We often reach our present state and location by way of the most unexpected routes and detours. The inspiration for this book, a metanarrative on globalization and education against a backdrop of unprecedented world crises, is no exception. Its first impulses actually occurred a number of years ago with my growing dissatisfaction about the social and political irrelevance of teaching and learning in international schools. In particular, I found myself feeling increasingly uneasy with the general disregard in these schools for the world’s large and growing problems, along with a special regret for the unrealized potential of international schools and international education to actively support sources of progressive social change and transformation in the world. The thwarted and largely unfulfilled progressive impulses of international education had been a cause of discouragement for me throughout the years in my career as an international educator, spanning three decades and five continents. In this particular case, I was teaching history, economics, and world social issues at an international school in east Africa, a part of the planet no stranger to human suffering. As weeks and months lapsed into years I became more-and-more disheartened by the many ways in which our work together at the school – learners, teachers, and managers – just seemed to painfully fail to foster the sort of compassionate, aware, concerned, sacrificing, engaged “planetary citizens” that are so direly needed in the world today, and so readily possible through international education. Indeed, helping to grow such a quality of person is central to institutional mandates and moral obligations of international schools and international educators!
Partly in response to my discouragement, I began researching and writing about the progressive (if mostly unrealized) possibilities of international schools against a backdrop of the many crises plaguing our planet. In 2015 Sense Publishers (now Brill) offered me a contract for a book entitled Globalization and the Neoliberal Schoolhouse: Education in a World of Trouble. My intent was to write the book as a seasoned international educator and concerned world citizen, highlighting and contrasting the possible and actual roles played by international schools in the contemporary crisis-ridden global political economy. I gladly accepted the writing contract, yet as I was working on the manuscript I quickly realized how very little I knew, and how very much there is to know, about the formal global influences (institutions, policies, principles, practices) that shape and drive schools and education at the local levels, including international schools and international education. Furthermore, in my research I repeatedly came across a concise, summative, understandable two-word term that beautifully captured the larger global field of influences impacting schools and schooling everywhere, often taking them far afield from the once embodied principles of quality learning, broad access, and meaningful civic engagement. The term is neoliberal globalization.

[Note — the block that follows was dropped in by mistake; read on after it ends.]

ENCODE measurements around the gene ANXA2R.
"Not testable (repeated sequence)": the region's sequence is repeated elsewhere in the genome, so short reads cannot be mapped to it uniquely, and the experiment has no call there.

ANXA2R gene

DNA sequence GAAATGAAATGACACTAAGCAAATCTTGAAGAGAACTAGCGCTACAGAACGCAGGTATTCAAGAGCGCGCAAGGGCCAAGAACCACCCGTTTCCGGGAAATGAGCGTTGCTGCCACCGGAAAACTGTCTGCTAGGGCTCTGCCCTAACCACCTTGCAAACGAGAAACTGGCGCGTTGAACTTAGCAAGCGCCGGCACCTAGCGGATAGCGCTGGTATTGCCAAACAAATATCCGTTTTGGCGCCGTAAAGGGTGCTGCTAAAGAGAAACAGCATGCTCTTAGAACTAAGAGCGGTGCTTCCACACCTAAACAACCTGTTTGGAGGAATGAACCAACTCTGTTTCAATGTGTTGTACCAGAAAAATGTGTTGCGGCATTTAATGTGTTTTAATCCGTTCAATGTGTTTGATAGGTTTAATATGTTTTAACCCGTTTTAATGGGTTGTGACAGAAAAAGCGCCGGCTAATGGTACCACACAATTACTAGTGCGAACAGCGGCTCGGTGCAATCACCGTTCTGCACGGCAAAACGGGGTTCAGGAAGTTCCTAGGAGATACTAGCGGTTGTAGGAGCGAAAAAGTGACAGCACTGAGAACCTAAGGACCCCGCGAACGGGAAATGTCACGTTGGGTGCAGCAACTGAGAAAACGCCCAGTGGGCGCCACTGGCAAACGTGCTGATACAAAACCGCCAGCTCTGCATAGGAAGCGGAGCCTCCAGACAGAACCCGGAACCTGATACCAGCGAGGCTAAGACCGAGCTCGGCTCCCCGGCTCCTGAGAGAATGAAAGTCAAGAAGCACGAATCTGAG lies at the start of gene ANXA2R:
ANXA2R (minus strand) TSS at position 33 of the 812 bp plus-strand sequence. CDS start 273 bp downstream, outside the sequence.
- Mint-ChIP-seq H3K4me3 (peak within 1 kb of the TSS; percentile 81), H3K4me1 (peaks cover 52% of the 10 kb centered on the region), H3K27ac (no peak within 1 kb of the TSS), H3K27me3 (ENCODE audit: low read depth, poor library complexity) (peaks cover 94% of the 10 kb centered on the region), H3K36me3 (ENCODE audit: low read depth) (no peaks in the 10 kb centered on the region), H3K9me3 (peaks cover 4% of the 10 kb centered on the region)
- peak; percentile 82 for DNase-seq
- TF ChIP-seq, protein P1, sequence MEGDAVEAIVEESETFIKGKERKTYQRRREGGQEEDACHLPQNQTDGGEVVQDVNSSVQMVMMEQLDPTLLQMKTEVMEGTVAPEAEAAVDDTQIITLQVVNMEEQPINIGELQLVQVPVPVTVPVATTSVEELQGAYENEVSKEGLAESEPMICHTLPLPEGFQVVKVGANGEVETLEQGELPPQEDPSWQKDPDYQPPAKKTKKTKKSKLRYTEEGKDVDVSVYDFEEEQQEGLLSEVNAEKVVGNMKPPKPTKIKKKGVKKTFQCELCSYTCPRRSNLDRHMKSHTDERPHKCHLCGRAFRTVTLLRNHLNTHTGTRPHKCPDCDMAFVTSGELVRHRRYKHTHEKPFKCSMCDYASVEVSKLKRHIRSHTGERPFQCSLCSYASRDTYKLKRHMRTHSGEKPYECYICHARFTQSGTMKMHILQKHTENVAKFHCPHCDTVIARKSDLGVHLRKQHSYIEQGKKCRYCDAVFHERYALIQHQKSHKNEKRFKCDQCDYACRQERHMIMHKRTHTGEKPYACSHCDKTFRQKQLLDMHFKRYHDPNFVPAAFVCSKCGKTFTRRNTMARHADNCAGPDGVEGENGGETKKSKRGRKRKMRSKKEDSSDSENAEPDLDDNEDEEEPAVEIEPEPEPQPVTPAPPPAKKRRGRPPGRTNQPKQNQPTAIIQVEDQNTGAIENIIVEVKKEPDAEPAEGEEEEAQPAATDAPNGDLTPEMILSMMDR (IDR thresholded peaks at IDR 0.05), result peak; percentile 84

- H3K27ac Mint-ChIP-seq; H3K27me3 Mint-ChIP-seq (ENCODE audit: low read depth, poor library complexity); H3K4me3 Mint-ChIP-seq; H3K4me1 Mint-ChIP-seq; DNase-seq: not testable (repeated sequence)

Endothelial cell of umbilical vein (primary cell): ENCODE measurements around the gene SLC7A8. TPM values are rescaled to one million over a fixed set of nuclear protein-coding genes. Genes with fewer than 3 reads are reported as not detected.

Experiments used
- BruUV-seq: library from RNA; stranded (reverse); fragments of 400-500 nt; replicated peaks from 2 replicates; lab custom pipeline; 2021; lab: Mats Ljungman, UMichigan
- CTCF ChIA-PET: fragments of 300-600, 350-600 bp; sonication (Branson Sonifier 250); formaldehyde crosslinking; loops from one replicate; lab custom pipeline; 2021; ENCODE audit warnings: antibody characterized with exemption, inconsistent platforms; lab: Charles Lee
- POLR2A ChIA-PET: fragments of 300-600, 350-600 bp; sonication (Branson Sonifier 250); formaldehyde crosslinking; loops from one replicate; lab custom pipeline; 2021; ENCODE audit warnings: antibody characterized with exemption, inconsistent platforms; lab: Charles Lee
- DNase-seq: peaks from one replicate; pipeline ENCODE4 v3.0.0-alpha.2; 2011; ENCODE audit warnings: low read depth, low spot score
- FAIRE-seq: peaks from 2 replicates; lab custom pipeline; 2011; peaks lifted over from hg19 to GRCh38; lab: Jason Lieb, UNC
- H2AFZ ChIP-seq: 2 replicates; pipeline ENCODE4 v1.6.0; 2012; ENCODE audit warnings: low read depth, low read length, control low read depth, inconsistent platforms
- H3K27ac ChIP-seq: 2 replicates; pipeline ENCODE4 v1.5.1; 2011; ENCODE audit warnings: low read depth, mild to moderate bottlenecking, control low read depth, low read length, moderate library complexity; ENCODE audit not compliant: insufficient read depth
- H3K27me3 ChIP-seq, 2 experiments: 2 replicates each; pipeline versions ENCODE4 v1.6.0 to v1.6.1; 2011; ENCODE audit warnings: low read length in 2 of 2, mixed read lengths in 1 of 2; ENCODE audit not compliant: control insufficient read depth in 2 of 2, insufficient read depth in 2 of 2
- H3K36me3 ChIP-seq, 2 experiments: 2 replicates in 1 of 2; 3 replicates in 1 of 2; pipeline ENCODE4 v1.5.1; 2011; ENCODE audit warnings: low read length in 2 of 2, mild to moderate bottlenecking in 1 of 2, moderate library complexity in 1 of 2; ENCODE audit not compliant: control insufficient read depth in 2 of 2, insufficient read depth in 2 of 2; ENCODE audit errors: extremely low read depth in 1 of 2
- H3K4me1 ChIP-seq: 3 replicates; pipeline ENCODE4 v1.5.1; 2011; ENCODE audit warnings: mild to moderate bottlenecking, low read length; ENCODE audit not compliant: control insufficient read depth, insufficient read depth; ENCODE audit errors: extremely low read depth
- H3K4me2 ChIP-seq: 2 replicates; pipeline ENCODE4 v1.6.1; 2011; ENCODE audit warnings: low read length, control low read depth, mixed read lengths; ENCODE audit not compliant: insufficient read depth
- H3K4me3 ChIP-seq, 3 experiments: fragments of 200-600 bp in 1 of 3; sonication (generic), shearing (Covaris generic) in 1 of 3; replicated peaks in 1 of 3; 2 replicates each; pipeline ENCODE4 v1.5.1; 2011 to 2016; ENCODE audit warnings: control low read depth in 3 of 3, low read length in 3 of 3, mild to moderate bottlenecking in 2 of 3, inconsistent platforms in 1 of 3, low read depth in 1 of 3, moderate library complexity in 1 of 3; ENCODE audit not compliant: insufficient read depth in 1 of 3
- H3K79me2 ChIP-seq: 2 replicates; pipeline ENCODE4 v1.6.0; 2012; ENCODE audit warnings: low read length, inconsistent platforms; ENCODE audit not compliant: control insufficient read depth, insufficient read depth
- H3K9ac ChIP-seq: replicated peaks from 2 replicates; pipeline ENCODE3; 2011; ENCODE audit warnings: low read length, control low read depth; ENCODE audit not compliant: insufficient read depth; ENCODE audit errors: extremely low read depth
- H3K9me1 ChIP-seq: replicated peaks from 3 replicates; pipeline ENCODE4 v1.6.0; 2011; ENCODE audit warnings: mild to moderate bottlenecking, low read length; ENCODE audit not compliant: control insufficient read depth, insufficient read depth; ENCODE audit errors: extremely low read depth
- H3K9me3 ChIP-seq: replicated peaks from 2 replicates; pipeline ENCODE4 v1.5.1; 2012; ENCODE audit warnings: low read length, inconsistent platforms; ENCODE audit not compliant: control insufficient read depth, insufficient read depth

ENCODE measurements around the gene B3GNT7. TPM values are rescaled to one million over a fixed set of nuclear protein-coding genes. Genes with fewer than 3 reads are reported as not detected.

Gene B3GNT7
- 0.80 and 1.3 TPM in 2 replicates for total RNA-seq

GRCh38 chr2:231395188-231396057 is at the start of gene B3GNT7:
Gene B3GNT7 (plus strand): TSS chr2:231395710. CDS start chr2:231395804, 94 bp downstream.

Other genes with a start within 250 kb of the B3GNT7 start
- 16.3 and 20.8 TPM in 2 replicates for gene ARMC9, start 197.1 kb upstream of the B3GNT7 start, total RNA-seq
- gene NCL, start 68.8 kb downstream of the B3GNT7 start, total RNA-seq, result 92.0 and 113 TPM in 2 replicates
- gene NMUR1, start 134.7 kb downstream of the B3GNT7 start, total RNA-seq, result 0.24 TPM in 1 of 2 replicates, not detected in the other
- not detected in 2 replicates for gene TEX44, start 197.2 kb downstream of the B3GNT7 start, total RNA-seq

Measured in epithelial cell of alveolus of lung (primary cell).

New curiosity, interest, and motivation were piqued. I realized I couldn’t in good faith, with any semblance of authority, write a book about the role of international schools in the present global economy without first understanding how that economy comes to impinge upon and sculpt these schools and the human relationships they engender. Consequently, I did an abrupt turn around in my assignment with Sense Publishers. Instead of writing about international schools and world crises per se, the direction of my work quickly eclipsed. It shifted toward an examination of the numerous ways neoliberal globalization has come to negatively influence local systems of education worldwide, causing or exacerbating crises of teaching and learning around the world while effectively preventing schools, learners, and educators from reasonably responding to those crises. In my examination I referred to the brand and quality of education supported since the 1980s by emerging global political economic forces, and to some degree embodied and concretized in schools and classrooms everywhere, as the neoliberal schoolhouse.